Sixteen states and the District of Columbia have submitted plans under the Every Student Succeeds Act, while others are in the final stage of crafting proposals. As states head to the finish line, officials are watching to see if and how they take advantage of newfound flexibility over testing, evaluating and intervening in schools.

Blog: The Educated Reporter

Looking for ESSA Story Ideas? Start Here.

For reporters looking to pitch stories on changes to the main federal K-12 education law, Chalkbeat Indiana Bureau Chief Scott Elliott has some advice: Don’t say “ESSA.”

The acronym refers to the Every Student Succeeds Act, signed into law last December, which gives states and school districts – among other things – more freedom in how they set classroom expectations.

Blog: The Educated Reporter

Under ESSA, States Take Lead on School Improvement

The day Eric Guthertz found out he was the principal of one of the “worst schools in California” started out fairly routine.

Guthertz heard a TV announcer mention a list of low-performing schools as he put on his tie.

“Hope we dodged that bullet,” he recalled joking with his wife.

But his school, San Francisco’s Mission High School, did not. Because it made the state’s list of lowest performing schools, Mission High was the subject of several news stories highlighting its poor performance.

Blog: The Educated Reporter

Feds: ‘E’ in ESSA Stands for ‘Equity’

Here’s a secret about federal laws: Even after Congress passes them and the president signs them, federal agencies can take actions –through writing regulations — that change their impact considerably. That worry is on full display almost a year after Congress overhauled the nation’s main K-12 education law, the Elementary and Secondary Education Act of 1965.

Blog: The Educated Reporter

Covering School Accountability in the ESSA Era

The Every Student Succeeds Act gives local and state leaders a chance to dream up new accountability systems that consider a lot more than just test scores, and chart their own course when it comes to fixing struggling schools.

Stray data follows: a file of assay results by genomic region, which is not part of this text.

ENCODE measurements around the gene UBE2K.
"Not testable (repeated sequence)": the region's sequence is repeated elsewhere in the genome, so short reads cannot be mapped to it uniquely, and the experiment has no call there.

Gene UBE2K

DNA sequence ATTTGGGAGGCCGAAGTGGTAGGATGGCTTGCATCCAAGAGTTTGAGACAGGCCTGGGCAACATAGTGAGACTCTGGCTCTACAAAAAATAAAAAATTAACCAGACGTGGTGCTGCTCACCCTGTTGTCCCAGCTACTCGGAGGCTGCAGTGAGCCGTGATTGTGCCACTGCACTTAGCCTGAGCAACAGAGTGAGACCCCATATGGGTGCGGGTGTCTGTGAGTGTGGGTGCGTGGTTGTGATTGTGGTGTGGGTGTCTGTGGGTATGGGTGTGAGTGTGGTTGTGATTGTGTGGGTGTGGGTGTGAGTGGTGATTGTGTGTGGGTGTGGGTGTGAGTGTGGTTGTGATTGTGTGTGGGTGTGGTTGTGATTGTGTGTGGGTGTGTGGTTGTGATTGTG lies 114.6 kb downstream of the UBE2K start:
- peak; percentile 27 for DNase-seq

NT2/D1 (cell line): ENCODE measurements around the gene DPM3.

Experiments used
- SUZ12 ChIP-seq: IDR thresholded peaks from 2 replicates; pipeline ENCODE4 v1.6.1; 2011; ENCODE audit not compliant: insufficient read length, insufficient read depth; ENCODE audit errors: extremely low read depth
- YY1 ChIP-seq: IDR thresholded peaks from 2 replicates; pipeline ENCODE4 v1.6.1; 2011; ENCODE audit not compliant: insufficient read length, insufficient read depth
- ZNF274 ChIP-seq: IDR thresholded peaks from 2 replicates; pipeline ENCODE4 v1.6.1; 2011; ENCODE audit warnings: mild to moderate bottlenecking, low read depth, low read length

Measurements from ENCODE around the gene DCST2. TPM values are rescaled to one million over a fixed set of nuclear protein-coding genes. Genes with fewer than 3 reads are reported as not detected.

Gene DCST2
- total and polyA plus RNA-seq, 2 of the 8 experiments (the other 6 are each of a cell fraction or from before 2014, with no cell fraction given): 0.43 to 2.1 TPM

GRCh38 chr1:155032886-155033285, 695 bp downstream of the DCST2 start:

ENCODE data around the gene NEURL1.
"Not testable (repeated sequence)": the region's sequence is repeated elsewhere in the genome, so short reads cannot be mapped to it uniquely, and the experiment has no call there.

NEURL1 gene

That flexibility could spur big – and potentially powerful – changes, but there are plenty of possible pitfalls that reporters should keep in mind as the states and districts they cover tackle implementation of the new law, a panel of experts said earlier this month at the Education Writers Association conference on ESSA.

Blog: The Educated Reporter

With More Freedom, Will States Raise Bar for ‘Effective’ Teaching?

When schools consultant Tequilla Banks considers how best to ensure America’s low-income and minority students have access to effective teaching, her personal history is a helpful guide. Growing up in Arkansas, Banks witnessed first-hand how educational accountability can work – or not work, as the case may be — when state governments call the shots.

What she saw left her thankful for federal government intervention.

Blog: The Educated Reporter

More Students Are Graduating, But That’s Not the Whole Story

As federal education officials tout a fourth consecutive year of improvement in the nation’s high school graduation rate, the reactions that follow are likely to fall into one of three categories: policymakers claiming credit for the gains; critics arguing that achievement gaps are still far too wide to merit celebrating; and policy wonks warning against misuses of the data.